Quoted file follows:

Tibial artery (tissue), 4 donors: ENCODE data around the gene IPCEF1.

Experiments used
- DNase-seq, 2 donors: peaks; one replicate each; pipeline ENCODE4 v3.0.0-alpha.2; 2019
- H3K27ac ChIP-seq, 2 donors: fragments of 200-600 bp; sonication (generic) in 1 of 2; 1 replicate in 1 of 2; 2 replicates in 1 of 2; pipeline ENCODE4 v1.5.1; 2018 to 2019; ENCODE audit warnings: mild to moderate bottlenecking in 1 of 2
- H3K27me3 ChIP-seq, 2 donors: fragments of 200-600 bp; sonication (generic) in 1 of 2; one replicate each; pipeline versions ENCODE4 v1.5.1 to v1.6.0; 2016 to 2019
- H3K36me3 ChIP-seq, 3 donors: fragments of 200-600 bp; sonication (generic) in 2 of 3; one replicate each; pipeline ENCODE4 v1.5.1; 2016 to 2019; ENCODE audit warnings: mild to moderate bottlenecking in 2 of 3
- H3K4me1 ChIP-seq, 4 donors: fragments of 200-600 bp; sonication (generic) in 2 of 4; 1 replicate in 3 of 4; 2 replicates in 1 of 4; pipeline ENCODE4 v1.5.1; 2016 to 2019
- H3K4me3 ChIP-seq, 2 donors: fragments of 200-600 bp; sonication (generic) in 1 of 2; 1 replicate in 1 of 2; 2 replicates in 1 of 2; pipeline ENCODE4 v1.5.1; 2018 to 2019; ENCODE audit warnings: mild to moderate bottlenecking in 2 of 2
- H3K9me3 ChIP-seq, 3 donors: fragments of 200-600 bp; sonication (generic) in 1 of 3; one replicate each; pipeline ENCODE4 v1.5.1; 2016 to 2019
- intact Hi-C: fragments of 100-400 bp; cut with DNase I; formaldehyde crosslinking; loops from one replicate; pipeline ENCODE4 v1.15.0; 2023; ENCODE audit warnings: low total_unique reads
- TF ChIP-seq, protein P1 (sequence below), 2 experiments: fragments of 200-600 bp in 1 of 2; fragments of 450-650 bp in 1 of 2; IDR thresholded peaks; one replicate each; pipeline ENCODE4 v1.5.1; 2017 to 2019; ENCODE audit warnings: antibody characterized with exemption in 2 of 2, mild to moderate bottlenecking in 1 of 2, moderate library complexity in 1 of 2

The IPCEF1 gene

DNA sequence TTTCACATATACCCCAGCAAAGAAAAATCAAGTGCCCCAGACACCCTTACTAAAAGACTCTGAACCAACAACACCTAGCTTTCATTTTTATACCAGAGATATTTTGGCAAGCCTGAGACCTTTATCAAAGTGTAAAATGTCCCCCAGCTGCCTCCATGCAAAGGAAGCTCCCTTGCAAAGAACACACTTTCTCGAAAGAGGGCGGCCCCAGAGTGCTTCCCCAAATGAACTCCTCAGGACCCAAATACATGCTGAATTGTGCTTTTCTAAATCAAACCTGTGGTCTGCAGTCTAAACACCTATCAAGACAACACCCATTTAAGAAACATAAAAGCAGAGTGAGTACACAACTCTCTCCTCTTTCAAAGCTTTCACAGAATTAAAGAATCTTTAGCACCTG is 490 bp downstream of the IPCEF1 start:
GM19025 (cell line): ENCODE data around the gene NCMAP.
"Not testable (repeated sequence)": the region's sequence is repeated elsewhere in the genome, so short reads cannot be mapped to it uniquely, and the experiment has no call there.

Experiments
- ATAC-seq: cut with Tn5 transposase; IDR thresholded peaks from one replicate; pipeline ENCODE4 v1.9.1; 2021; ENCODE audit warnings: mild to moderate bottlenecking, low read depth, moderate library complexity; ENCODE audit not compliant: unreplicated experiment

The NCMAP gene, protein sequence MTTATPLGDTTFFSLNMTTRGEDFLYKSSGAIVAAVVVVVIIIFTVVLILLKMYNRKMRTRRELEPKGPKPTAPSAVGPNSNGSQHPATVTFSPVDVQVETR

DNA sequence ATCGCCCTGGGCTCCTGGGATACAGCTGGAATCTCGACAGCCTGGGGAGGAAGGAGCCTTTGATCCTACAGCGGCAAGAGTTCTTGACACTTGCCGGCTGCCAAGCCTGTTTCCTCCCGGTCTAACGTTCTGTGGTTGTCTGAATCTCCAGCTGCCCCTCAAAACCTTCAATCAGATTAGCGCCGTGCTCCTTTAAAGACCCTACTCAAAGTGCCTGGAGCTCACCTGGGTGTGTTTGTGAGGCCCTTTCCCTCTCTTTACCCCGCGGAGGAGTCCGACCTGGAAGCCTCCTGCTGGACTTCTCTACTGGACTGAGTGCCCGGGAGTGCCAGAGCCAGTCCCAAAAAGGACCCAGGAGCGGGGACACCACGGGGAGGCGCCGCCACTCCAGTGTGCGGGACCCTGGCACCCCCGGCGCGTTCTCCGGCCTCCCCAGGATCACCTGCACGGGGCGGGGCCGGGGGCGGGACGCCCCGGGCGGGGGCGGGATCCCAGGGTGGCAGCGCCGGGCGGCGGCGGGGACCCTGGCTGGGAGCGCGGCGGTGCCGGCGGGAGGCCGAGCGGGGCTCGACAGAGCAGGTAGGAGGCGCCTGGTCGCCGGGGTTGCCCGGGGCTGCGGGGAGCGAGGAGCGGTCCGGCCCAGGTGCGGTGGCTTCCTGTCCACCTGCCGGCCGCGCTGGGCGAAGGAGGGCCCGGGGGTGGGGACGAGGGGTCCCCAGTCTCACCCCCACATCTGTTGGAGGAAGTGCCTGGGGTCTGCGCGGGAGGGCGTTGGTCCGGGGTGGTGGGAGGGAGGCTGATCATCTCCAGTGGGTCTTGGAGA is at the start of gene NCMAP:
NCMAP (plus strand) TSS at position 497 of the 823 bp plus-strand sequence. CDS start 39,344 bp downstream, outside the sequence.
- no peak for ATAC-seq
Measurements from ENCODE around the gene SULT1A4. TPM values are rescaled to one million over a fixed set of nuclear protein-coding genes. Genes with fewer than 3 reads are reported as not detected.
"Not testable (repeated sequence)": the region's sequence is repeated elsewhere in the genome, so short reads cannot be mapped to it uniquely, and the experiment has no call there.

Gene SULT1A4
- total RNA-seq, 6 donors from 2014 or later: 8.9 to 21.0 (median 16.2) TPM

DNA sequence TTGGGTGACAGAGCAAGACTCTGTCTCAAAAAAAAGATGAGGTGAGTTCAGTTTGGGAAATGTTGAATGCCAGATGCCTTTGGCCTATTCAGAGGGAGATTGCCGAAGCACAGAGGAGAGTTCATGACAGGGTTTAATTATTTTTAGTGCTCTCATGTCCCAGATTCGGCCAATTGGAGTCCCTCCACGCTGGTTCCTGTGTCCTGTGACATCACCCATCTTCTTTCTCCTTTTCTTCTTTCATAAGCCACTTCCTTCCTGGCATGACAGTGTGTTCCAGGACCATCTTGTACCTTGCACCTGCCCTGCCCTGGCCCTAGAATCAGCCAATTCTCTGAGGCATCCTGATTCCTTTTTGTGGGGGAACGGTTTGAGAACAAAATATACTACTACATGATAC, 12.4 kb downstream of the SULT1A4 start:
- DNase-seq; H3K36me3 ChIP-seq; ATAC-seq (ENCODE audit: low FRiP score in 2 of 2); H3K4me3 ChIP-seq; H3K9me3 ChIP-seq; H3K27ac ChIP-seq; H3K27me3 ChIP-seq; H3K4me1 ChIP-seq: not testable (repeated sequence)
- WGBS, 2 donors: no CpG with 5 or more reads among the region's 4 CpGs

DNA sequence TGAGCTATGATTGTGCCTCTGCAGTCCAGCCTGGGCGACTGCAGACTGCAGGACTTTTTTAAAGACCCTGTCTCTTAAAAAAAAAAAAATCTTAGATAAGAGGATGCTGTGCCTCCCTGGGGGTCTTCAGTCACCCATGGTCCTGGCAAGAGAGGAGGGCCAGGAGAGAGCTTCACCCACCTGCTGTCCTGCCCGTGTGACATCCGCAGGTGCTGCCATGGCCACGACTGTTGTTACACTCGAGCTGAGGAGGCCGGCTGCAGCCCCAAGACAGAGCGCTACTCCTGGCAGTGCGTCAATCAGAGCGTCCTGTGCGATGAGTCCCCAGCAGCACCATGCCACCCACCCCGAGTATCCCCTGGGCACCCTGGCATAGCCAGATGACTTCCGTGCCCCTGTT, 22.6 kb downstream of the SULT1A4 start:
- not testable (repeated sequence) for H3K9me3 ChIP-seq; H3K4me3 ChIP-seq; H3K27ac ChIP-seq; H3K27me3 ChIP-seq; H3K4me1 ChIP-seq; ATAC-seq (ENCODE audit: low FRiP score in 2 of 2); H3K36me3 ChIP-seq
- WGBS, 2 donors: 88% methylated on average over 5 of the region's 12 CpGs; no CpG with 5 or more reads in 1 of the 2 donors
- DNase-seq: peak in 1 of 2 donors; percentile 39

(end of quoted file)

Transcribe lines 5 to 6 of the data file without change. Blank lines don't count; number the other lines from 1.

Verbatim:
- H3K27me3 ChIP-seq, 2 donors: fragments of 200-600 bp; sonication (generic) in 1 of 2; one replicate each; pipeline versions ENCODE4 v1.5.1 to v1.6.0; 2016 to 2019
- H3K36me3 ChIP-seq, 3 donors: fragments of 200-600 bp; sonication (generic) in 2 of 3; one replicate each; pipeline ENCODE4 v1.5.1; 2016 to 2019; ENCODE audit warnings: mild to moderate bottlenecking in 2 of 3